By Norm Harris
The sweet and soul-stirring sound of the blues was featured last month as part of the new spring edition of the LaGuardia Community College jazz series.
Taking center stage, and playing like musicians possesed by the spirits of jazz legends of old, were the always hot, continually evolving and outstanding house band of pianist Joe Tranchina, bassist Eric Lemon, drummer Bruce Cox. They were joined by their ensemble, which included guest tenor sax players Dan Falk and Ralph Williams and acoustic/electric guitarist,Kevin McNeal. These cats were hot and provided the backdrop for the “Jazz Jam Blues Night” show starring non other then the Harlem-based neo-blues innovator himself, electric guitarist and mouth harp player Keith “The Captain” Gamble. His special surprise co-stars for the evening were the legendary blues singer “Sweet” Georgia Brown and the single-named performance art poet called Marietta.
Anyone who enjoys the Louisiana blues of Lightnin’ Slim, the modern electric blues of Paul Butterfield and Jimi Hendrix, or the Chicago sounds of Junior Wells would have been right at home listening to the Gamble’s blues guitar and mouth harp as he played his own renditions of such classics as “ You Got To Reap What You Sow,” “Let The Good Times Roll” and The Miles Davis tune “All Blues.” Heating up the evening and bringing the event to a higher level was Brown’s vocals as she danced and sung along with Gamble on the gutsy tunes “Meet Me With Your Black Drawers On” and “Ain’t No Body’s Business If I Do.”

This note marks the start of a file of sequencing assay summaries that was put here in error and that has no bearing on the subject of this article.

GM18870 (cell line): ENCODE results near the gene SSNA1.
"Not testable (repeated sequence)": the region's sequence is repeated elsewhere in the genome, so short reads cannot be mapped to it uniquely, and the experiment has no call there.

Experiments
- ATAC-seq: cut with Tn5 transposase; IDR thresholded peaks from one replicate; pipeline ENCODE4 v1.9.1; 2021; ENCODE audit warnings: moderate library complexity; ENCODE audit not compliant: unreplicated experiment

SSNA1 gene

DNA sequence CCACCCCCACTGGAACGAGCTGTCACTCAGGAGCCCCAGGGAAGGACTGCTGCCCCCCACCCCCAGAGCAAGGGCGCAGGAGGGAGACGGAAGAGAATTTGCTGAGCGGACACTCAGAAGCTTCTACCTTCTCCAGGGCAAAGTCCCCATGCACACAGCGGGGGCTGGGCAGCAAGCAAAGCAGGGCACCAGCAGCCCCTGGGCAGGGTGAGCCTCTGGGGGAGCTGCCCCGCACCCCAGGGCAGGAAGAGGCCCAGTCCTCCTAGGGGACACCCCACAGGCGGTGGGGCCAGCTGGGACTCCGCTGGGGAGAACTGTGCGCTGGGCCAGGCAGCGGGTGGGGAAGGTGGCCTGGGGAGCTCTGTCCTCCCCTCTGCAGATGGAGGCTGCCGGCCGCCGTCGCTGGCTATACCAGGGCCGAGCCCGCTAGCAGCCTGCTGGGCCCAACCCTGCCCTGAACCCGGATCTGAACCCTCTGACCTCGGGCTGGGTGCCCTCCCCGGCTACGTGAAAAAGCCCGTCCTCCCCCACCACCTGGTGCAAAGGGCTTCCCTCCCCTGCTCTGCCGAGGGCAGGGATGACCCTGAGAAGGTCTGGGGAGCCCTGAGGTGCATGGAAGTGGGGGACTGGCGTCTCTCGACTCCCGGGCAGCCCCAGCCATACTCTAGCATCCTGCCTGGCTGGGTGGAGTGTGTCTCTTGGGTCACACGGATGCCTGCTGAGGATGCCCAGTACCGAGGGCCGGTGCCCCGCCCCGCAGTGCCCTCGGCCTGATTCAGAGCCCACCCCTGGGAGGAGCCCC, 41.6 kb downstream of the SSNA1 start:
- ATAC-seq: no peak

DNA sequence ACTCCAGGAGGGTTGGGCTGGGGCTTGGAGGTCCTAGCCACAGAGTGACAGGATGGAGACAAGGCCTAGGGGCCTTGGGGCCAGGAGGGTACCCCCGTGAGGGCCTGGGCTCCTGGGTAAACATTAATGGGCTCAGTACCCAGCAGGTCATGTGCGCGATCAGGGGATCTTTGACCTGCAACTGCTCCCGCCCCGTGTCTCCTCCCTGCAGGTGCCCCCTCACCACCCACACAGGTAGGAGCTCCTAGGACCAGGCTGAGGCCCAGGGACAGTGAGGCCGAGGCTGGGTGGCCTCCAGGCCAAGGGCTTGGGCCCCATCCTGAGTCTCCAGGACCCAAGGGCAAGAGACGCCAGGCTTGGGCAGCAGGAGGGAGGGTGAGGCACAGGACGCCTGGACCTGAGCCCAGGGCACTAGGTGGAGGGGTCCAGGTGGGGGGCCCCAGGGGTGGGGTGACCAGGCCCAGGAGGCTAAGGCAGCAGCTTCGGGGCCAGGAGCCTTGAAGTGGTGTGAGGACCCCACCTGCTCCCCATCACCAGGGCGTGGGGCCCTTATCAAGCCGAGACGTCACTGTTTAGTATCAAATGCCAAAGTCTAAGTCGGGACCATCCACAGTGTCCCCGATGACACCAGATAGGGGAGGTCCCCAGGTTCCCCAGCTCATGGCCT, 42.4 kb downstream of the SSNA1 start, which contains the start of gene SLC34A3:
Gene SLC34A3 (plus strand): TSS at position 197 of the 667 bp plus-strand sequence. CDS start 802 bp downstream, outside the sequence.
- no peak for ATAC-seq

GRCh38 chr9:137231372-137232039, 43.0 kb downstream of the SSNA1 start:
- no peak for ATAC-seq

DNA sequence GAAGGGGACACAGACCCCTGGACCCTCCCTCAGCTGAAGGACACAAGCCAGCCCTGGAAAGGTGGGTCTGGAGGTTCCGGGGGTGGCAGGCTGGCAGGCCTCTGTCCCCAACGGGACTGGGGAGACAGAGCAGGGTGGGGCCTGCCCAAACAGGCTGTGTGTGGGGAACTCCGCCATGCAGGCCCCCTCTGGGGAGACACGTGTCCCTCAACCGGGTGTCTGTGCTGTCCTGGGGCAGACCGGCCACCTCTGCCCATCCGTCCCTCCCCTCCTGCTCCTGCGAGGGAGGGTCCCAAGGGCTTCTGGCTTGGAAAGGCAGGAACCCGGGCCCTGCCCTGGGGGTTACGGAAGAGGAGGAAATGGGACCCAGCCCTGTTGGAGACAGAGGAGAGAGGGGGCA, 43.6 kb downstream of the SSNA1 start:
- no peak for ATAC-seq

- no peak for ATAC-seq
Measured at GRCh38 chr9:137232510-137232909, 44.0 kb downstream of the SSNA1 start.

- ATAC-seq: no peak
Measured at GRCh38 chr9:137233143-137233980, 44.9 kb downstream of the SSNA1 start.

Gamble’s talents on the songs “Danger Blues,” a women’s prison song, and “Rosie,” a road gang tune with a soul stirring message, made the evening one to remember. His sense of blues history was also apparent as he spoke knowlegably to the enthusaiatic fans about some of the origins of the tunes he was playing.
Special treats come in various forms, and giving the whole evening a nice eclectic flavor was the contribution by the young lady called Marietta who danced briefly on stage while reciting her original poetry. Some other highlights were delivered by Joe Tranchina’s wife Gabrielle, and the surprise visitor Carol Sudhalter on flute and tenor sax, known by many Queens jazz affcianados as the renowned leader of the Astoria Jazz Big Band.
The series continues March 26 with Singers’ Night and stars Sheila Jordan. Additional dates include April 3 with alto saxophone jazzman “Sweet” Lou Donaldson and May 21 with the up-and-coming Latin jazz trumpet master Ray Vega.
Call 718-482-5151 for ticket and showtime information. It’s one of the hotest tickets in town, don’t miss it!